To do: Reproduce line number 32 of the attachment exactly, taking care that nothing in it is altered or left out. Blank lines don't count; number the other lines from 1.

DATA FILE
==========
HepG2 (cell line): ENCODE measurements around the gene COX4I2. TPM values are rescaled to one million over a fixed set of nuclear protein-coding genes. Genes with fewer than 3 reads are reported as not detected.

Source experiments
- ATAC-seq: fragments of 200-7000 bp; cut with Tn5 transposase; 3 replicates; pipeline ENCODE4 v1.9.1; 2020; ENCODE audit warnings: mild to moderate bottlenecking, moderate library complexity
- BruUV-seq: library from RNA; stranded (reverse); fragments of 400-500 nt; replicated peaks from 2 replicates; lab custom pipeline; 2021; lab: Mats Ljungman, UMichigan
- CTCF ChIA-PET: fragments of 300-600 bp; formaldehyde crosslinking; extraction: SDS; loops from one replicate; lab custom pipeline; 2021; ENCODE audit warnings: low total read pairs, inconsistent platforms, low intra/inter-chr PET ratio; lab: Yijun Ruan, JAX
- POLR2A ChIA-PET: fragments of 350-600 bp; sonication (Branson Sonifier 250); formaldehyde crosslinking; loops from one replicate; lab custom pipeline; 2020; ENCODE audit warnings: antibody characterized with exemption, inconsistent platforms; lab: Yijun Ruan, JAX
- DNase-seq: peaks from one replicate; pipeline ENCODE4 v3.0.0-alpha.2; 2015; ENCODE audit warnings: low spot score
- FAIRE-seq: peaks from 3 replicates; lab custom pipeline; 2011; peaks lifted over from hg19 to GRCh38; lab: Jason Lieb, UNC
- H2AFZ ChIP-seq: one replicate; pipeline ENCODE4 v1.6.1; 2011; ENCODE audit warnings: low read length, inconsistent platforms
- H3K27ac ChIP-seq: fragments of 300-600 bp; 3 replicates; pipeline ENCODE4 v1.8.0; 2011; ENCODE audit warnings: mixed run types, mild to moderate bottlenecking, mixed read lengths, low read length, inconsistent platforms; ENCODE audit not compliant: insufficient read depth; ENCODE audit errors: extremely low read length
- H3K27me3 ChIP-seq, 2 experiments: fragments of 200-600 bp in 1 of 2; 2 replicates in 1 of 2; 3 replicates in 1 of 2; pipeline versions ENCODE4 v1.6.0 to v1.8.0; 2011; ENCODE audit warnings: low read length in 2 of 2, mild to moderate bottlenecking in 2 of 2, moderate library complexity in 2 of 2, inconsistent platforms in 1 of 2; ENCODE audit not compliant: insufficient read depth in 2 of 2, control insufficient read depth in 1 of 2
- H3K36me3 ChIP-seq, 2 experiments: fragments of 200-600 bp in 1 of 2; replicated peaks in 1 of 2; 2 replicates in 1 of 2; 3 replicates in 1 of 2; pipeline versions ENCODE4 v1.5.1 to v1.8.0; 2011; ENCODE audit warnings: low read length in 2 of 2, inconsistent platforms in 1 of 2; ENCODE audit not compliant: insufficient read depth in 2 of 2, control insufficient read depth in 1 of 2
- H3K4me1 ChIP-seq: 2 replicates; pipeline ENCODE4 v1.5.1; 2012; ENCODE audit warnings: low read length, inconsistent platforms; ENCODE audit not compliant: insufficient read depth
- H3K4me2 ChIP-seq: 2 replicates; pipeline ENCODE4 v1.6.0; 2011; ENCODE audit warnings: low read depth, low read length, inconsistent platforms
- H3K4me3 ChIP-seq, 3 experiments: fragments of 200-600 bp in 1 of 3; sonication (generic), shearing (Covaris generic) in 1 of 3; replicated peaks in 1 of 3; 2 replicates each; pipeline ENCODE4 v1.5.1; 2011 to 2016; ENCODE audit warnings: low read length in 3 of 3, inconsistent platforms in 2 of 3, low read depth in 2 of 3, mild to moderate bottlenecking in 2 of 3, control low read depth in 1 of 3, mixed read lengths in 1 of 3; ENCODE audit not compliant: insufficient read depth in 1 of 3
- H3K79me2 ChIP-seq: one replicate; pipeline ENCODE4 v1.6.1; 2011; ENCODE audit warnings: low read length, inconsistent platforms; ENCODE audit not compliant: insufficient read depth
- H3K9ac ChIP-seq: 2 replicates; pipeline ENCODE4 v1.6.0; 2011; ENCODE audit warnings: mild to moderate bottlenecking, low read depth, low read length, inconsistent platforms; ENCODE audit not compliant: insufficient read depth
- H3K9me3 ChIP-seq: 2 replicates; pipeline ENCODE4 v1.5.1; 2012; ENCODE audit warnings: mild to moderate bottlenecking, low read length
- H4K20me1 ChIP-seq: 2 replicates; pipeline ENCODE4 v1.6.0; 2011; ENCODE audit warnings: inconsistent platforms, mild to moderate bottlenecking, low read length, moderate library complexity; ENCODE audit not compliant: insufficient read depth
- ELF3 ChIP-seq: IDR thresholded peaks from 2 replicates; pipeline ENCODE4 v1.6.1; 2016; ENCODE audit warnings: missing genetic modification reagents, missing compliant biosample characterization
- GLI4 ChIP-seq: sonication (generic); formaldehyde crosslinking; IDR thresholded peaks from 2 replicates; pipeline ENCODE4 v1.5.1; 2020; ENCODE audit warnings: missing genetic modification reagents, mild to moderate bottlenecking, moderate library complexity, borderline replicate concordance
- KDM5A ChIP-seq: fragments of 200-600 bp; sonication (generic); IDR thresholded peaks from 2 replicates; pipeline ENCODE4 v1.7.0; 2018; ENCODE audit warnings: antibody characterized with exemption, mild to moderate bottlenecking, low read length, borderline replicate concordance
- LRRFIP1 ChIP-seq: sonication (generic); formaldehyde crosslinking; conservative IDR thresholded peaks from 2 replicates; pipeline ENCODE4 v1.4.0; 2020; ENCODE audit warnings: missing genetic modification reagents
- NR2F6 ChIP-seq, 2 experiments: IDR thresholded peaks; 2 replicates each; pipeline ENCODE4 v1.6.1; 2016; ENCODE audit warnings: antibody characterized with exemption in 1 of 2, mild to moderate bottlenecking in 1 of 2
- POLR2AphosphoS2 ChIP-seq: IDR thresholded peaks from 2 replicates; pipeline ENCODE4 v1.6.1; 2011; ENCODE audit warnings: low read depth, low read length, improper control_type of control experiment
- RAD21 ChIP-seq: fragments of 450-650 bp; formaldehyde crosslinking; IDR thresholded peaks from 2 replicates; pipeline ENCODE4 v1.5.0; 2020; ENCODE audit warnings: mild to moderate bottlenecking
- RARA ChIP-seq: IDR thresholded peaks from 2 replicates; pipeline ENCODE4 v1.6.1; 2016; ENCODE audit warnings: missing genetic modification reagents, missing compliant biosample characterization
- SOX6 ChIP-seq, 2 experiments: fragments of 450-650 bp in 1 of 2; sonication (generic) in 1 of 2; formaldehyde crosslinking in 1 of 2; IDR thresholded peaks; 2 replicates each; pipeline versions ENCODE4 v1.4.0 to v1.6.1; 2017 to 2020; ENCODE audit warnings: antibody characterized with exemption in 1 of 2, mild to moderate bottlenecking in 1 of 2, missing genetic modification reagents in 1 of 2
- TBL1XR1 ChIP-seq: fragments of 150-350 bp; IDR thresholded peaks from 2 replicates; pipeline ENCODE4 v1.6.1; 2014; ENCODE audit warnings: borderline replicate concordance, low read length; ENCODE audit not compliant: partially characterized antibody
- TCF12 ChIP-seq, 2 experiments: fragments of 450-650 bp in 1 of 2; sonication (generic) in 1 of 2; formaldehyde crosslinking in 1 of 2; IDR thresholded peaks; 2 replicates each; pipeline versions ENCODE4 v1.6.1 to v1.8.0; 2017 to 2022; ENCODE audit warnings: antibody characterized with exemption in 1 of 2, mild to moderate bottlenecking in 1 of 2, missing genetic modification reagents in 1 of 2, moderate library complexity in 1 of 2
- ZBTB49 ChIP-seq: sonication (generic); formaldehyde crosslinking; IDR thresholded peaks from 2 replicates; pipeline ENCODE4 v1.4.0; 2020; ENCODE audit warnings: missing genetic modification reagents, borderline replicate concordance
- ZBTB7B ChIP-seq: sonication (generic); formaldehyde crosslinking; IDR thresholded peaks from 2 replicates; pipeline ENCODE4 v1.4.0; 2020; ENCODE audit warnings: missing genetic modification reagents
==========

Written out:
- ZBTB7B ChIP-seq: sonication (generic); formaldehyde crosslinking; IDR thresholded peaks from 2 replicates; pipeline ENCODE4 v1.4.0; 2020; ENCODE audit warnings: missing genetic modification reagents